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Saturday, October 23, 2004  

Yep, Still a Dad

M. Tiny is over a week and a half old now, and he’s only going to get older.

I find myself spending a lot more time thinking about parenting, now that I am one. I’m ambivalent about what I know is to come. On the one hand I look forward to when he’s old enough to walk around and get himself to school and not have poo scooped out of his pants for him a couple of times a day and be fully cognizant of what a loser I am. And on the other hand, I’m not sure I ever want these days to end, the days when he’s not yet tipping the scales at five pounds and can’t quite lift his own head and is completely dependent upon us for everything.

I do know that if by some horrible fluke the future ends up being a combination of those two situations, somebody’s going to have some ‘splainin’ to do.

Now that I’m a dad, I keep thinking about the other dad I know best, i.e., mine. By the time he was my age, he had three kids. I have memories of him when he was my age. Thank God nobody seems to expect me to have things as together today as he seemed to back then.

I also remember mom when she was my age, and younger. She used to talk kiddingly about growing up in "the olden days," which made me think of a world that looked like Little House on the Prairie, except in black and white, when it was really probably more like Happy Days, although further out in the sticks. In a few years I’ll be talking about growing up in my own "the olden days" that looked like That 70’s Show, and M. Tiny will hear that and visualize, I don’t know, Xena or something. Hard to believe that Happy Days was on closer to the time it was set than the present day. I am old. Not as old as my parents, obviously, but old nonetheless.

One encouraging thing is that up until a week and a half ago, I was constantly getting older than my eventual child. Now that’s stopped. Now I’ll always be thirty-four years and ten months older than my son. The relationship between our ages is fixed. No longer must I wonder whether I’ll still be in my thirties when he goes off to school, or if I’ll be the only septuagenarian at little league games, or if he’ll move out of the house before I’m a hundred. Obviously that last one still depends heavily on where the economy goes from here, but the odds are declining a little more slowly.

I realize this is boring. I’m even boring myself. But it’s inevitable. Parents get boring. Just ask their kids. Why fight it?

Seriously, I’m constantly thinking about how time stretches out before and after me in new ways, now that I’m no longer the youngest generation in my immediate family. When I was lying in the back of the ambulance the other night, waiting to die, I thought, Well, at least the line will continue without me. Except my brain was all fucked up so it ended up coming out more like Shim sham it refrigerator pelican seven and of glow. Which, to be honest, probably translates back as Oh, fuck, I’m going to die. But still.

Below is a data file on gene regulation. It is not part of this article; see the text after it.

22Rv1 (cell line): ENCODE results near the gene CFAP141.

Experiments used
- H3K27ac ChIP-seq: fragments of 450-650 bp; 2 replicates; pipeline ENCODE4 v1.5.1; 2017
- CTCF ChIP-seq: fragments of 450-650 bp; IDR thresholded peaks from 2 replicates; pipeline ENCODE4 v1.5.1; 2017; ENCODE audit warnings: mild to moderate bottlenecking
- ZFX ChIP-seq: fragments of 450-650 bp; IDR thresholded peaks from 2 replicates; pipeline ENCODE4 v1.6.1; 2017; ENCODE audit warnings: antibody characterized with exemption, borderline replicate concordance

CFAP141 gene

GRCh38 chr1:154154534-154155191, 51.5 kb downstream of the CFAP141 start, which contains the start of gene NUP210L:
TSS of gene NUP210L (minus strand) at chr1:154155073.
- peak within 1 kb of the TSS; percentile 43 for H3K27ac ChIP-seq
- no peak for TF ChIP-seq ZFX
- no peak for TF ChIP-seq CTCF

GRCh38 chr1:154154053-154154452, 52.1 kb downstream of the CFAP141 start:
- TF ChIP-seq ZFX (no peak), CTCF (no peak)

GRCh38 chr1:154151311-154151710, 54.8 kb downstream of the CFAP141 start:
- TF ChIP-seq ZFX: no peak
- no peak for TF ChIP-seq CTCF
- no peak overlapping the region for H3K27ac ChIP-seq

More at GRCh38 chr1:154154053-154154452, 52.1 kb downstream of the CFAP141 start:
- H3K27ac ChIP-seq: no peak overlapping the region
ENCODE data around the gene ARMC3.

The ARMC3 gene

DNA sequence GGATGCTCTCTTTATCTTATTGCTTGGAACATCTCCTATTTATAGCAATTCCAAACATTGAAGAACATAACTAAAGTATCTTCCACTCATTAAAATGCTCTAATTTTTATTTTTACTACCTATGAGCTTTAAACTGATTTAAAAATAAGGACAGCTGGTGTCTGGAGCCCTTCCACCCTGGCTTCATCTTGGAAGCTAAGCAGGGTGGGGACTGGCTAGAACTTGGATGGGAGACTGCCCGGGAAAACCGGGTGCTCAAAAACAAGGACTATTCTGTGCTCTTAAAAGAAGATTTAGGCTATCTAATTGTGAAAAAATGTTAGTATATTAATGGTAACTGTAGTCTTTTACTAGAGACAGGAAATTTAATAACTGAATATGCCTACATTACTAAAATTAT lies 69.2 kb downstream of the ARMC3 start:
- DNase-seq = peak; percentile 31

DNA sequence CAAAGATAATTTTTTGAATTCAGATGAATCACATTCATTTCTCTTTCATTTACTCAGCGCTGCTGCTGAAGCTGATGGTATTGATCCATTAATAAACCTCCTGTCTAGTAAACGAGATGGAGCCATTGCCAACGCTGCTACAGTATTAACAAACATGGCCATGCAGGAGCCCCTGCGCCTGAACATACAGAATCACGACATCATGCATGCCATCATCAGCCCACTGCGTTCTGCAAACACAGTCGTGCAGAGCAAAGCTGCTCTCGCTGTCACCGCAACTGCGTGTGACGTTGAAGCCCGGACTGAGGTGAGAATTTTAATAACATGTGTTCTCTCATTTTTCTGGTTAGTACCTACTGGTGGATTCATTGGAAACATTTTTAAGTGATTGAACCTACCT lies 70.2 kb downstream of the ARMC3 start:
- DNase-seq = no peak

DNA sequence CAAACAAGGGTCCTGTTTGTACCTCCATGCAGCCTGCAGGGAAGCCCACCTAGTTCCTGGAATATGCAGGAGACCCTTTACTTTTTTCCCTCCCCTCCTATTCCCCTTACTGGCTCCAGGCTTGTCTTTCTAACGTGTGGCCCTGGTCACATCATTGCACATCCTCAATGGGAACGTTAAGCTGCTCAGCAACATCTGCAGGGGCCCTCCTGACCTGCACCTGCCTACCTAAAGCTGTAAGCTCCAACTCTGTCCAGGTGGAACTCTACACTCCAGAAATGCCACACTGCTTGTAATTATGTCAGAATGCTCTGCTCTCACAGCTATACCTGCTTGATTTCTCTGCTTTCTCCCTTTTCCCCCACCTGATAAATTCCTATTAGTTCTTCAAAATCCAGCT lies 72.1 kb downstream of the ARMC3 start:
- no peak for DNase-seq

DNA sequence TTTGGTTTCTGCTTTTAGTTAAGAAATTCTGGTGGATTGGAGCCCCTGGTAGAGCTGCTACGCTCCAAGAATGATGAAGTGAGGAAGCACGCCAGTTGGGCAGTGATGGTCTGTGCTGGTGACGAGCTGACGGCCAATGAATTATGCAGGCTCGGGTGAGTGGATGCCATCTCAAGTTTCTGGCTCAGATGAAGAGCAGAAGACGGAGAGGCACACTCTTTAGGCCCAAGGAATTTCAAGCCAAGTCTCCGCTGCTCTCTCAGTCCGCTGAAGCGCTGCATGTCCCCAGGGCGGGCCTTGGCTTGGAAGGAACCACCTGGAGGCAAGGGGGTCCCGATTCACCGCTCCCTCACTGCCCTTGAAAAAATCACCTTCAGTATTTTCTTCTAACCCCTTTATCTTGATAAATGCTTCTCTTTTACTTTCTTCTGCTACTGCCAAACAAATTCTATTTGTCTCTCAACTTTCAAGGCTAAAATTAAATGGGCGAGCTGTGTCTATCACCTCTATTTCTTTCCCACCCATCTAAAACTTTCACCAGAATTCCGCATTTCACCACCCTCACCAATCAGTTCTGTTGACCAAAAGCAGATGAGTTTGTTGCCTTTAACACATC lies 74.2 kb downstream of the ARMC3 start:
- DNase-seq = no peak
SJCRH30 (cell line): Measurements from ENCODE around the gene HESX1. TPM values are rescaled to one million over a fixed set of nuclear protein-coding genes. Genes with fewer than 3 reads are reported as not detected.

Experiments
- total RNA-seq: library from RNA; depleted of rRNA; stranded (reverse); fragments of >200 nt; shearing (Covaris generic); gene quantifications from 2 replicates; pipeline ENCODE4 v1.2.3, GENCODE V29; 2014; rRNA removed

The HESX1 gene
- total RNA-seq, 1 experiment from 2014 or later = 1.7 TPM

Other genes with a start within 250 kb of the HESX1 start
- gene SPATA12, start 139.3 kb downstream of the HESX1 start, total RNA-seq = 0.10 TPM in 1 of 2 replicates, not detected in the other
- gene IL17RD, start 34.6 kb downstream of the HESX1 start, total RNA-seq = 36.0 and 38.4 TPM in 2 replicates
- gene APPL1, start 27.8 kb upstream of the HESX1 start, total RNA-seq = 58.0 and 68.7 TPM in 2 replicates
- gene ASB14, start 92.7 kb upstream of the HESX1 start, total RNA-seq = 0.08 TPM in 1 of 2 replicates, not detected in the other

I don’t know. Maybe I figured that trying to get all philosophical for an entry would be more interesting than what I really want to write about, which is how amazed I am that someone who’s only been on earth for eleven days can already be getting a personality. They change fast at this age, you know. Eleven days ago he was a blob of protoplasm in a Plexiglas tank, his head misshapen from its journey down the birth canal so that from some angles he looked like an H.R. Giger creature. He didn’t object to having his eyes covered because he still wasn’t used to the concept of sight (let alone the concept of objecting to things). And now that same wee human is focusing on our faces, vocalizing to communicate, and spitting formula at us to let us know he’s full. The undifferentiated blob of ten days ago is gone forever.

Again, barring some horrible fluke.

I’ve heard parents say that their kids do something new every day, and I’m starting to believe them.

It’s looking like a couple of more weeks before he gets to come home, and thanks to help from a lot of people, we’re more prepared than we were. But there’s still a lot to do. For instance, now that I’m a dad I have to redesign this page with Family Circus fonts and characters, and I have no idea how long that’s going to take me.

Today’s best search phrase: "Trash Burger King Television Pity." I think they’re actually looking for this.

posted by M. Giant 6:10 PM 5 comments

5 Comments:

Boring? I don't think so.

Thought-provoking and poignant? Much more like it.

Jennifer

By Anonymous Anonymous, at October 24, 2004 at 6:42 AM  

Not boring at all, I hope you keep us updated with how the little person is doing and what it'ss like to be a father.

Congratulations!

Dan

By Anonymous Anonymous, at October 24, 2004 at 8:04 AM  

I have to confirm that you are most certainly not boring. I LOVE reading about this journey you guys are going through. It gives me a warm, fuzzy feeling!

By Blogger DeAnn, at October 24, 2004 at 2:13 PM  

i don't know you or your family, but most days i feel like i have a connection with you, b/c of the way you write. please don't ever think that you are boring. possibly b/c i want a family of my own, but i laugh and cry and worry and have evil grins right along with you.

By Anonymous Anonymous, at October 24, 2004 at 6:18 PM  

So sorry to hear about the migraine! Keep us posted on M. Tiny's progress. Your Auntie 5280.

By Anonymous Anonymous, at October 25, 2004 at 8:56 PM  

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